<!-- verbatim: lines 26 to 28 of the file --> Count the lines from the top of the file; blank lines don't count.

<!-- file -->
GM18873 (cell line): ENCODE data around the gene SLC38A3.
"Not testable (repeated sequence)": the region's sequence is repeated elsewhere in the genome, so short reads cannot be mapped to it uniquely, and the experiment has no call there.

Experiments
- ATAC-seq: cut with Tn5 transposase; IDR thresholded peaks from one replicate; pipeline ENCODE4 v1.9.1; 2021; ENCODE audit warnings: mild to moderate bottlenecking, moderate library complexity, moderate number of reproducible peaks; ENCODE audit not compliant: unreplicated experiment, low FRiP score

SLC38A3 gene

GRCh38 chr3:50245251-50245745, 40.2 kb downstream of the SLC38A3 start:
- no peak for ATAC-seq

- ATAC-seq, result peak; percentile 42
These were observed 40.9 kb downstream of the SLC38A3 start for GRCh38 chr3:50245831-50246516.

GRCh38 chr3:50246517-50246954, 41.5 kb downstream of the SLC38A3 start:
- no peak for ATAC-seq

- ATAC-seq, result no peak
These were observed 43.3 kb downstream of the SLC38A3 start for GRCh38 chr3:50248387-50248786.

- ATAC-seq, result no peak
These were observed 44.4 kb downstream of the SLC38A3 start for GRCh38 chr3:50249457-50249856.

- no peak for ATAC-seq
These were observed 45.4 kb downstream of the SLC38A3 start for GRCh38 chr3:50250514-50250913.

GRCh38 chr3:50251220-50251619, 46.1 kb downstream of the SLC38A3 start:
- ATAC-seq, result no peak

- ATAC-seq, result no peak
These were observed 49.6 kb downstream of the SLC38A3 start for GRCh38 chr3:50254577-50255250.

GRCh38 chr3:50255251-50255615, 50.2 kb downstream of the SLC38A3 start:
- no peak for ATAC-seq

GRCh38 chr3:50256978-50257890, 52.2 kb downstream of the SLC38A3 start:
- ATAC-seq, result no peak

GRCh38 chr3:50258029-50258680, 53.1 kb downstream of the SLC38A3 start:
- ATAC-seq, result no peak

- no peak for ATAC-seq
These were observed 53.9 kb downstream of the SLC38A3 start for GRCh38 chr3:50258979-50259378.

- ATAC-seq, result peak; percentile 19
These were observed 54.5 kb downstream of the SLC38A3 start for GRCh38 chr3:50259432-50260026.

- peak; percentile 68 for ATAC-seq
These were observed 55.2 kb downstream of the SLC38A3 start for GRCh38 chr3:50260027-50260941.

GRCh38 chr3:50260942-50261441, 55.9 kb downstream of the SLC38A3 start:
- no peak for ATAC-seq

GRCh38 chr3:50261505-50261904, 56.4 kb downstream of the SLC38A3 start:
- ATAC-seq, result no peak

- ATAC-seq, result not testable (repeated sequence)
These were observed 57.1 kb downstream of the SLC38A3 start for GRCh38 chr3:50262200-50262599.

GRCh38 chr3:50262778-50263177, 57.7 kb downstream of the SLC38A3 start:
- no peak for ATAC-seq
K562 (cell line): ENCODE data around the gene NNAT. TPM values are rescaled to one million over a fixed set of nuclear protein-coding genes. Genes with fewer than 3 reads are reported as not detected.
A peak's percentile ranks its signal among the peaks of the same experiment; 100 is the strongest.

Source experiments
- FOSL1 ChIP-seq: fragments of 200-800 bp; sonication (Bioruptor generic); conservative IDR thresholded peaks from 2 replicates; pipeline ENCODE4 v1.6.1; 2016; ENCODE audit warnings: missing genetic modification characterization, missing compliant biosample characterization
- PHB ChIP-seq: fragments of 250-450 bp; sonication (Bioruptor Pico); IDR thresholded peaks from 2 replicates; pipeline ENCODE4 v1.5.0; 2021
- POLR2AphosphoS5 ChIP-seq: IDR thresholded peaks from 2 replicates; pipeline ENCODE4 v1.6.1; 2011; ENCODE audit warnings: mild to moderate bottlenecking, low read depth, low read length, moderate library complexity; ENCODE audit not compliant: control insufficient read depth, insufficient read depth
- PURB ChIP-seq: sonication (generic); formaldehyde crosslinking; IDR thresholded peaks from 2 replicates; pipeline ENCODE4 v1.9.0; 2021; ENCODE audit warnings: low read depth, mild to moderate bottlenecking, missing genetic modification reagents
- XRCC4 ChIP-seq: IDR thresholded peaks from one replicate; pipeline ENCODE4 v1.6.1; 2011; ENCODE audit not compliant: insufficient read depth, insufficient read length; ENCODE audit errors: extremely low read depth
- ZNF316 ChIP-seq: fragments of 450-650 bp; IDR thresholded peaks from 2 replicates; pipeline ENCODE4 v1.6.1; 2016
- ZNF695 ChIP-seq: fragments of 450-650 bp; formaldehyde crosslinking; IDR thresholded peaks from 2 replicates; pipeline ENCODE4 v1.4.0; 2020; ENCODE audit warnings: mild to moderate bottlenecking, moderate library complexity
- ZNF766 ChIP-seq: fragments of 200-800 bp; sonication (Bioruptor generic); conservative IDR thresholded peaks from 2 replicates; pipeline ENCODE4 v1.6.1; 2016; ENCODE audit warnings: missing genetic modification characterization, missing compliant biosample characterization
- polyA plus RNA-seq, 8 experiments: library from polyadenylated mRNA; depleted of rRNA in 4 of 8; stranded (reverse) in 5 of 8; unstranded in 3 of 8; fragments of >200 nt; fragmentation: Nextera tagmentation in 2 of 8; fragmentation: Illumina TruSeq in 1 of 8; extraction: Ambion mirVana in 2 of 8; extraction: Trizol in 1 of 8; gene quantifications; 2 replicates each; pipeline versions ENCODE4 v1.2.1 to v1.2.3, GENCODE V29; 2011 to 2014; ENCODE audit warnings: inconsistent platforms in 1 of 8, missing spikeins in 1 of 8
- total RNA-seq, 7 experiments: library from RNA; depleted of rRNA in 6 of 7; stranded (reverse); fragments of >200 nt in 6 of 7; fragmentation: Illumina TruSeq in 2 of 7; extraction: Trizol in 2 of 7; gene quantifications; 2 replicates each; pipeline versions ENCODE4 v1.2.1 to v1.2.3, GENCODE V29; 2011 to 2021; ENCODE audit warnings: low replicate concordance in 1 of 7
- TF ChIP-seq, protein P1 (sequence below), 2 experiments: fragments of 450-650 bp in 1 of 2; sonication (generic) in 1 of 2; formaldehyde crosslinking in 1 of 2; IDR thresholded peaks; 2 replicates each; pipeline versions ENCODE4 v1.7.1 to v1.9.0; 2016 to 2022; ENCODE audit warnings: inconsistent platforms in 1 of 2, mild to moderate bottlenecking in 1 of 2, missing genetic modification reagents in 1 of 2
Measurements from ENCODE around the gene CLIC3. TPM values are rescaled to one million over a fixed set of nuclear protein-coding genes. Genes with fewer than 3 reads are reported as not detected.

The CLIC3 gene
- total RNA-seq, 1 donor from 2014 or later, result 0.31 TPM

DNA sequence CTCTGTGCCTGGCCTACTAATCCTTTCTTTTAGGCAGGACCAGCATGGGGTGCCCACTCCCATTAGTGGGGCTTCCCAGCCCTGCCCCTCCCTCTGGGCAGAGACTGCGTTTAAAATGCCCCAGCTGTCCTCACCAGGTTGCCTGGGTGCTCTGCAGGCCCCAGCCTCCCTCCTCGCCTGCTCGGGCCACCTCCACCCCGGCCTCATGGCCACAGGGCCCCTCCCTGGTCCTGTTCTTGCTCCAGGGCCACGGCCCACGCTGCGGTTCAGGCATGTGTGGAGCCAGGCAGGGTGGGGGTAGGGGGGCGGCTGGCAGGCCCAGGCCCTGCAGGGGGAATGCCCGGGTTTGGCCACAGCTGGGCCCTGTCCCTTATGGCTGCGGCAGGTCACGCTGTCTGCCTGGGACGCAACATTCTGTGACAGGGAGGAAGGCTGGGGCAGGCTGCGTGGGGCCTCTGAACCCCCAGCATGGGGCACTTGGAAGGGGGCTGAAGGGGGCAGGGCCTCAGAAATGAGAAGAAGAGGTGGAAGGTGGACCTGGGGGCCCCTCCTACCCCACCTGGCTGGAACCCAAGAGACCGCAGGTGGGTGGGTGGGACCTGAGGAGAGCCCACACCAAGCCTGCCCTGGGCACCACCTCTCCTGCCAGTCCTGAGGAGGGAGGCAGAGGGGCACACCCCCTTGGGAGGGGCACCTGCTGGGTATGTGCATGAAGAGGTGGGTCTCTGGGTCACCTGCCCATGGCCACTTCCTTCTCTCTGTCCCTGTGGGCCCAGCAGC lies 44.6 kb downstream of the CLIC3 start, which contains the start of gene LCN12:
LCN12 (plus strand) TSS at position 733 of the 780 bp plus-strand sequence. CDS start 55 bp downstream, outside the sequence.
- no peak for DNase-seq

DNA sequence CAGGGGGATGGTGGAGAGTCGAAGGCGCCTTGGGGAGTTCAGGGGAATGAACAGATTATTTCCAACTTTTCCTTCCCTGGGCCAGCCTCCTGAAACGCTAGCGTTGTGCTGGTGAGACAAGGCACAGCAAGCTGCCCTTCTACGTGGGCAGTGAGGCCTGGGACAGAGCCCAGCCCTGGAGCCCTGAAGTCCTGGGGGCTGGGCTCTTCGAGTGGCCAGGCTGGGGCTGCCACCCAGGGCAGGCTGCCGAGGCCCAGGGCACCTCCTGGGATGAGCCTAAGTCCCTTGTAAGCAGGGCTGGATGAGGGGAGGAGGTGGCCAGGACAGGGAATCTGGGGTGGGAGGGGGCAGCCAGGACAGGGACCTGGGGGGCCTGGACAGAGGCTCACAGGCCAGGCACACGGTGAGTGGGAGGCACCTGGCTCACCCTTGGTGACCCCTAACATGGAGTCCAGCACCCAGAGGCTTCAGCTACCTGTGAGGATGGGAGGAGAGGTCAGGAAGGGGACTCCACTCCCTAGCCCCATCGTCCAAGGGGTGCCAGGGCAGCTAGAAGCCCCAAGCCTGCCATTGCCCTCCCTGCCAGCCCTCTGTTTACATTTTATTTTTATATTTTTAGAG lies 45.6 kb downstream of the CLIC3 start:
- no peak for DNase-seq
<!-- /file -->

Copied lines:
GRCh38 chr3:50258029-50258680, 53.1 kb downstream of the SLC38A3 start:
- ATAC-seq, result no peak

- no peak for ATAC-seq